4 Mistakes I Made as a UX Researcher and How to Avoid Them

5 May 2023 Camilla Cicatello

Conducting research, whether it is user, customer or employee research, can be a challenging and complex process, especially for new researchers. When I was a new UX researcher I often made these mistakes simply because they are easy to make. Even today with more experience, I have to check in with myself to make sure I don’t fall into some of these traps again. Although some of them are small they can lead to impacting your overall findings and recommendations. 

Here are 4 mistakes I made when conducting research and how to avoid them:


Asking leading questions

The mistake: Leading questions are questions that suggest a specific answer or bias the participant toward a particular response. For example: “Do you agree that this product is difficult to use?” This question leads the participant toward saying the product is difficult to use when they may have not come to this conclusion on their own. 

How to avoid it: The easiest way to avoid leading questions is to ask open-ended questions or if you ask a yes or no question then always ask why. This will give them a chance to provide their own feedback without bias.


Cherry picking

The mistake: As a researcher, I can get very excited when a participant says something “quotable” or has a very strong opinion about something. I will think, “This will be fantastic to use in the final report and I’m really going to impress the stakeholders/clients!”. The thing is; however, that the loudest voice in the room isn’t the majority. In other words, even though a participant has insightful or strong opinions it doesn’t mean they are significant unless this comes up repeatedly across the participants.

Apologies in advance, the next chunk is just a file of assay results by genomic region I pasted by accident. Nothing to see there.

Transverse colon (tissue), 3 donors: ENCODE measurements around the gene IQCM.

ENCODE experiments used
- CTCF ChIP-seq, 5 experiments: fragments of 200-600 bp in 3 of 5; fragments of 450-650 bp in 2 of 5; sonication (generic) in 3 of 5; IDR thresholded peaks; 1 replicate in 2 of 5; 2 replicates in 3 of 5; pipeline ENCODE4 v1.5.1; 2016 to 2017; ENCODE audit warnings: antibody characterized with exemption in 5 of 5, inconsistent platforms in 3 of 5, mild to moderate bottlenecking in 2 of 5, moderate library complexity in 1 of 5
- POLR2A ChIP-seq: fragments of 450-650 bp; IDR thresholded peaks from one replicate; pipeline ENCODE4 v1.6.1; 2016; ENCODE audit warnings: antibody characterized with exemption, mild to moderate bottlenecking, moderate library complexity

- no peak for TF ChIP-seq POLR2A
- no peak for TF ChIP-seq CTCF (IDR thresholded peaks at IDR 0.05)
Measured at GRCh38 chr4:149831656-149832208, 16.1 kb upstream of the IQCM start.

How to avoid it: Always check that a theme is across a large enough group of participants. My rule of thumb is that it should always be a majority of people across a sample size before I will categorise something as a theme.


Not listening 

The mistake: Conducting good interviews is not as easy as some people think, and it’s definitely not just asking a list of questions. Instead, it is active listening. The mistake I made in the past was just asking my questions and not engaging meaningfully with the participants.

How to avoid it: We need to listen intently to what the participant is saying and refer back to what they said during the interview. If they already answer a question you had planned for later, don’t ask them to answer it again, rather dig deeper into their previous answer.


Moving away from the research objectives

The mistake: One of the things I love about conducting interviews is the conversation aspect of it, and the interesting things people say. The mistake I made in the past was diving too much into things that weren’t relevant to the research objectives just because the conversation interested me.

How to avoid it: There is a balance between speaking about things that aren’t relevant to the research objectives for the sake of making the participant comfortable and getting them to open up, and diving too much into these aspects that are not aligned with the research objectives. Strike this balance, and lead the participant back to your questions and the main focuses of the interview.  

“The only real mistake is the one from which we learn nothing.” – Henry Ford

In the end, researchers of all types and all levels of experience can easily fall into these traps. The best way to avoid them is to get feedback. Ask your note-taker if there is anything you could have done differently or watch the recording and see how you can improve for next time!